Republican Greg Abbott continues to hold a double digit lead over Democrat Wendy Davis in the race for Texas Governor, according to a new Public Policy Polling survey.

The poll puts Abbott at 51 percent, to Davis’ 37 percent. Those numbers are similar to the last PPP poll, conducted in November.
In fact, Republicans hold a double digit lead in every statewide 2014 race.

In the race for Lieutenant Governor, Democrat Leticia Van de Putte trails regardless of who her potential Republican opponent might be. Senator Dan Patrick, who came out ahead in the Republican primary, leads Van de Putte by a 16 point margin. A match-up with Lieutenant Governor David Dewhurst puts Van de Putte 18 points behind.

Van de Putte’s Republican opponent will be determined in the May 27 runoff election.

 

Capital Tonight: Van de Putte muses on contentious Republican runoff race

One week after the primary polls closed, Republicans remain split over who to support in the lieutenant governor’s race. Sen. Dan Patrick soared passed incumbent Lt. Gov. David Dewhurst, surprising pundits and forcing the race into a runoff.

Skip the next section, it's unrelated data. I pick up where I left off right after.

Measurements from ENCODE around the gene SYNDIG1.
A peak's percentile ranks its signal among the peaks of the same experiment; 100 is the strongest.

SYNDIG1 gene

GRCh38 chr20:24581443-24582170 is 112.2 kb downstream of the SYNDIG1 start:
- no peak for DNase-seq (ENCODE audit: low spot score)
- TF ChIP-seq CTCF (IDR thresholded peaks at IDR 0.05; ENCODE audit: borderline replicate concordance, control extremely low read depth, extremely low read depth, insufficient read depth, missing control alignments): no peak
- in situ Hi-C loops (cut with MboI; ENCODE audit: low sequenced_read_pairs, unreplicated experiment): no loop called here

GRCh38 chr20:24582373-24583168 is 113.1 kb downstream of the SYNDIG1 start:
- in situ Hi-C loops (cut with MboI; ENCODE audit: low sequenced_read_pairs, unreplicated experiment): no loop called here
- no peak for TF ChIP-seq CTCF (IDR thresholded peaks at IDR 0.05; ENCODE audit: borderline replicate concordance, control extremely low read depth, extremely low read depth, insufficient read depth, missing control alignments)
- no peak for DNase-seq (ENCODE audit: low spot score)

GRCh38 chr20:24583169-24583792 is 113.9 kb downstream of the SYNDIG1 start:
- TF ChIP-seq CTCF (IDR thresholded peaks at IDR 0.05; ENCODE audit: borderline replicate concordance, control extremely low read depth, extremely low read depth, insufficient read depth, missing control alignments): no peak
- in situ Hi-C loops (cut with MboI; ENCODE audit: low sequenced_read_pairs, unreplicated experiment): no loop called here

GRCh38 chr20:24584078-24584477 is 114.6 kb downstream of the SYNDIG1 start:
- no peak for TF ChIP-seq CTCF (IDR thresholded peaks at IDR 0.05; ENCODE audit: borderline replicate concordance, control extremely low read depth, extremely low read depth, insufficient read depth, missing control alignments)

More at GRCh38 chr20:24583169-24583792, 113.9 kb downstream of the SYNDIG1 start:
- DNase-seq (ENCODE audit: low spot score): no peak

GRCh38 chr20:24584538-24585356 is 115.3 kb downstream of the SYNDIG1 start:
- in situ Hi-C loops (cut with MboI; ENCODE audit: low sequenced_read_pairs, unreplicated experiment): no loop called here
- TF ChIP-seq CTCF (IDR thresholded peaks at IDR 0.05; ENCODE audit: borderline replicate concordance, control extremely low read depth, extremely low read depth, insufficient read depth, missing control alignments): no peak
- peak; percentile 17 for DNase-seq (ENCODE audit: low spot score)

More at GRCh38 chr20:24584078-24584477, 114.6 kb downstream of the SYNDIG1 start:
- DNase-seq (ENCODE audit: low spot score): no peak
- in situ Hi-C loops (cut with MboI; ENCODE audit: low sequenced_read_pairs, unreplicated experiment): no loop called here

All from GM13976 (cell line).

In Tuesday’s Capital Tonight, we looked at where support is coming from for both candidates. Plus, we spoke to Sen. Leticia Van de Putte about how a contentious runoff race could affect her campaign.

CAPITAL COMMENTATORS

Sen. Wendy Davis’ campaign is bringing in some outside help to lead the communications team. We talked to Democratic strategist Harold Cook and Republican strategist Ted Delisi about that change, along with new lines of attack between the Davis and Greg Abbott campaigns.

ENROLLMENT UPDATE

Federal officials say more than four million people have signed up for health insurance through the online exchange since October, but the White House still needs more young people to sign up in order for the Affordable Care Act to work as planned.

A new video from comedian Zach Galifianakis might help in that effort. The fake community access interview with the president has gotten more than six million views so far, and White House officials say it’s driving record traffic to the healthcare.gov website.